In October 2011, I was invited to Morehead State University, Morehead, Kentucky, to perform and coordinate a participatory Rangoli drawing.
The finished design was 5ft x 5ft in size, took over 15lbs of rice in 10 colors and utilized the help of 18 participants over 6 hours.
Many thanks to Jennifer Reis, Gallery Director of MSU and the following students for their help, focus and enthusiasm:
Annie Peterson, Morgan Gaunce, Sarah Porter, Jaleesa Wonell, Maria Blevins, Nancy Sartor, Alana Brewer, Chrissy Smith, Tara Castellano, Callie Morgan, Torri Bakonyi, Collin Hite, Carly Saunders, Oana Elena Nae, Angie Comstock and Sarah Burkhardt.
On the weekend of 2nd and 3rd April 2011, I was invited to the Peabody Essex Museum in Salem, MA to perform a Rangoli, as part of Sensational India!, a weekend of creative activities celebrating the arts and culture of India.
Two separate designs were provided for children interested in participating in rangoli making.
The Rangoli design was a celebration of springtime. It included around 8-10 colours, took 10hrs to complete and was 6 x 6ft in size.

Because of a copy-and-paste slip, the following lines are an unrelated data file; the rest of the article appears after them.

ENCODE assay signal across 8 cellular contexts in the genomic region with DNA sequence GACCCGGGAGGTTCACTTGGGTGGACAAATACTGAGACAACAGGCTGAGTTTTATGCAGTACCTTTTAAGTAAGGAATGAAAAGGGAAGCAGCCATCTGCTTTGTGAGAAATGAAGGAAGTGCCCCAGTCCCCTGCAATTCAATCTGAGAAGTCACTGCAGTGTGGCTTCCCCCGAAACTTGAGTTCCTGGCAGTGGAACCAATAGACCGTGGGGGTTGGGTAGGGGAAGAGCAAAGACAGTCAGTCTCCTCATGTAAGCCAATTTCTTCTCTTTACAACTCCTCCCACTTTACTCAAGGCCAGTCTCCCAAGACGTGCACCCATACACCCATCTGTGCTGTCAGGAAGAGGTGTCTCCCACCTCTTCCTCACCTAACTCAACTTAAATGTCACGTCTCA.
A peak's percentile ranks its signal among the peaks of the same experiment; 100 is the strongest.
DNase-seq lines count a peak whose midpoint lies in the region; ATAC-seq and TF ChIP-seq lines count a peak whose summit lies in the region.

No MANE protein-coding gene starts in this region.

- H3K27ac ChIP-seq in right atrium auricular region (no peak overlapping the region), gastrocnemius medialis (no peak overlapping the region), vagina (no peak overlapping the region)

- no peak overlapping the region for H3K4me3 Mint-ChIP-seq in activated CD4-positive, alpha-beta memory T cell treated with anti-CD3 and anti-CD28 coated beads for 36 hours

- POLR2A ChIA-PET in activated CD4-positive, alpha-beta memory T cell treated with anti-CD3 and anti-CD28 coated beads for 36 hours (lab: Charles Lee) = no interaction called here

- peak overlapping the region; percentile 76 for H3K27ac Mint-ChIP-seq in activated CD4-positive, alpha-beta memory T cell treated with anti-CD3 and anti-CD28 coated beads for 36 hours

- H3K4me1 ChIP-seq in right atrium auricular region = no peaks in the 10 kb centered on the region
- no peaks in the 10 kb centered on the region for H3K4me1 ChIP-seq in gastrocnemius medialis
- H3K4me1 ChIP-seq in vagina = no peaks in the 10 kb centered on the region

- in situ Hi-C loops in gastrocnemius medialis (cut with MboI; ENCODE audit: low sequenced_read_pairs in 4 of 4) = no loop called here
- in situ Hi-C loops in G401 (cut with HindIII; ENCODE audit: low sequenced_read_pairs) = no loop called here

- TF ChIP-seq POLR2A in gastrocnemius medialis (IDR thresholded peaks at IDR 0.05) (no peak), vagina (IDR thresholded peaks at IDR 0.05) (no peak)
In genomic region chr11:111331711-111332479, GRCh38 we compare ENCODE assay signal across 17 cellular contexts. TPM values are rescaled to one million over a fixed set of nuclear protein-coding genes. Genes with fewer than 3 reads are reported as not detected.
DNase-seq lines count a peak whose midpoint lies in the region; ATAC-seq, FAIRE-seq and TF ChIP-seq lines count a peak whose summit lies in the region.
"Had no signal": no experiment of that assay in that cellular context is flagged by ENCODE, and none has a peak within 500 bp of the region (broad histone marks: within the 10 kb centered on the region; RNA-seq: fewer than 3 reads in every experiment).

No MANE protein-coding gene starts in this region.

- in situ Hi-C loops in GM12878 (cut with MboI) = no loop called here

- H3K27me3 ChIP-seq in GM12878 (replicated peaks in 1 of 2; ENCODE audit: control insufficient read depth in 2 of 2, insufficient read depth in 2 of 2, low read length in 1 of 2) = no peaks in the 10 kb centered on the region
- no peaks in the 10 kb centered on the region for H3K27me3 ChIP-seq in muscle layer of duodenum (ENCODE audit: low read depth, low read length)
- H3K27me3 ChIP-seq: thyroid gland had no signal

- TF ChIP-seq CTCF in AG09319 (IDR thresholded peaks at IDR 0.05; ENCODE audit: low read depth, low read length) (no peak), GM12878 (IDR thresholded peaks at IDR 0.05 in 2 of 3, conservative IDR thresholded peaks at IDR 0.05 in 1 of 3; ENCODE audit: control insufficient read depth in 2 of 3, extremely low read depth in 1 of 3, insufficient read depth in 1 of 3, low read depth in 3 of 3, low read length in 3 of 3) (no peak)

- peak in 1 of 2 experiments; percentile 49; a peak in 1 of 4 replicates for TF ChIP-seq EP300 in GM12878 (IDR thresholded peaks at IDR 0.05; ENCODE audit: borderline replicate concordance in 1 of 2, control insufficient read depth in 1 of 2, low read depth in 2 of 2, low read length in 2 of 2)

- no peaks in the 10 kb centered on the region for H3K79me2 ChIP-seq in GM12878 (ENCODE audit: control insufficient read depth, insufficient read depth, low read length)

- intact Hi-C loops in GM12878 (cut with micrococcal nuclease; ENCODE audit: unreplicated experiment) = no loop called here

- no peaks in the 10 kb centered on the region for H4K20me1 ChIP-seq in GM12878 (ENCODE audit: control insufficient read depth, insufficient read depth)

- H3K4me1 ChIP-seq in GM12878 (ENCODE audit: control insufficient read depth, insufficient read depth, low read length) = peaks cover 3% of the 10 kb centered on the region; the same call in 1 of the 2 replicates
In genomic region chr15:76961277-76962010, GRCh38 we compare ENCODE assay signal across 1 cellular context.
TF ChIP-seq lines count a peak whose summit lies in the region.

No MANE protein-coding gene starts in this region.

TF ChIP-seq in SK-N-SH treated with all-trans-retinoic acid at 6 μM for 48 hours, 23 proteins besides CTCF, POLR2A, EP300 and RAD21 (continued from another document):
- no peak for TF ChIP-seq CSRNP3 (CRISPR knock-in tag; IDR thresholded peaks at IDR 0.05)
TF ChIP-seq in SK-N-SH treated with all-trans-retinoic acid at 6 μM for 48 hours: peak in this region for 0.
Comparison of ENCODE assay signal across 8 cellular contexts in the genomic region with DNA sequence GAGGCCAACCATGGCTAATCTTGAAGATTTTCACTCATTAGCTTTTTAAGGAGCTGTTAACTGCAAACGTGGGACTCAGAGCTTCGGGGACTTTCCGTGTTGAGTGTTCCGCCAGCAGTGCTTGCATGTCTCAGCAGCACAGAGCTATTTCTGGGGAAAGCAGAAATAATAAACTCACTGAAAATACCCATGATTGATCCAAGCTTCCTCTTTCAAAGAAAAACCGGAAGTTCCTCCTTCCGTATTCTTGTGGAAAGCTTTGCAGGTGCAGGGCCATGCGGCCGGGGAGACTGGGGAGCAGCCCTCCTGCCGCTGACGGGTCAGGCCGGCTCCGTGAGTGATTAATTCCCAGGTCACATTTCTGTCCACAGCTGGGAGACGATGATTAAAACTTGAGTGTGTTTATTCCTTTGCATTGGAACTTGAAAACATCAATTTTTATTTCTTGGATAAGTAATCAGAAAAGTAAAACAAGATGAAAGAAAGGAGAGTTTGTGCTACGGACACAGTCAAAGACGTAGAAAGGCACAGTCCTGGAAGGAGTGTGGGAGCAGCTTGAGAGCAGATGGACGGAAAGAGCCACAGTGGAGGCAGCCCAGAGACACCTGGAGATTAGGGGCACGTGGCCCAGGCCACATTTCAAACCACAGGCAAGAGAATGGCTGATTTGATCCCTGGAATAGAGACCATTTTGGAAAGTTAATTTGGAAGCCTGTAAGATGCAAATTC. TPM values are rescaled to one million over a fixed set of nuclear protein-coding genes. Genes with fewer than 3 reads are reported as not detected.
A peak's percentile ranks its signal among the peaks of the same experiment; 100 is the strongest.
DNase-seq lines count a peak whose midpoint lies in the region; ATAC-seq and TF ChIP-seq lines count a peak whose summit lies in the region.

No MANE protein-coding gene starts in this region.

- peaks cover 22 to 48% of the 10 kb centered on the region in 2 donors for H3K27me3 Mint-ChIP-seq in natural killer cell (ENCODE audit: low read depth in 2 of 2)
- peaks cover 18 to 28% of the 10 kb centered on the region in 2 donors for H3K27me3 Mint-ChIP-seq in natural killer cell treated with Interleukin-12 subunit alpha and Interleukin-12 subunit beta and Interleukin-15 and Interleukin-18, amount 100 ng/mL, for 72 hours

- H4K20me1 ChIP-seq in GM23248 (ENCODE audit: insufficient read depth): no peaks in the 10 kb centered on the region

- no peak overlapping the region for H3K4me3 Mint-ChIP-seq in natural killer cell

On this occasion the design was drawn out onto fabric first, making its demolition a little easier.
In April 2010, I was invited to Suffolk University by Afshan Bokhari, Assistant Professor of Art History at the New England School of Art and Design, to deliver a two-day Rangoli workshop/demonstration and present a lecture about my practice.
The Rangoli was constructed to celebrate the opening of the new, state-of-the-art NESAD building at 20 Somerset Street.
Over the two day period, up to ten students helped to complete the design, which was 7ft x 7ft in size and comprised of 13 different colors of dyed rice and various grains. Time taken: approx. 12hrs.
The event was sponsored by The Rosenberg Institute for East Asian Studies, the CAS Dean’s Office, and NESAD.
This Rangoli was designed for the Chorlton Park Arts Festival, an annual celebration of art and culture in Manchester.
Size: 8ft x 4ft. Completed on cotton covered board.
Time taken: 6hrs.
Materials: rice and lentils.
After the complicated center was complete, members of the public were invited to participate and help finish the design.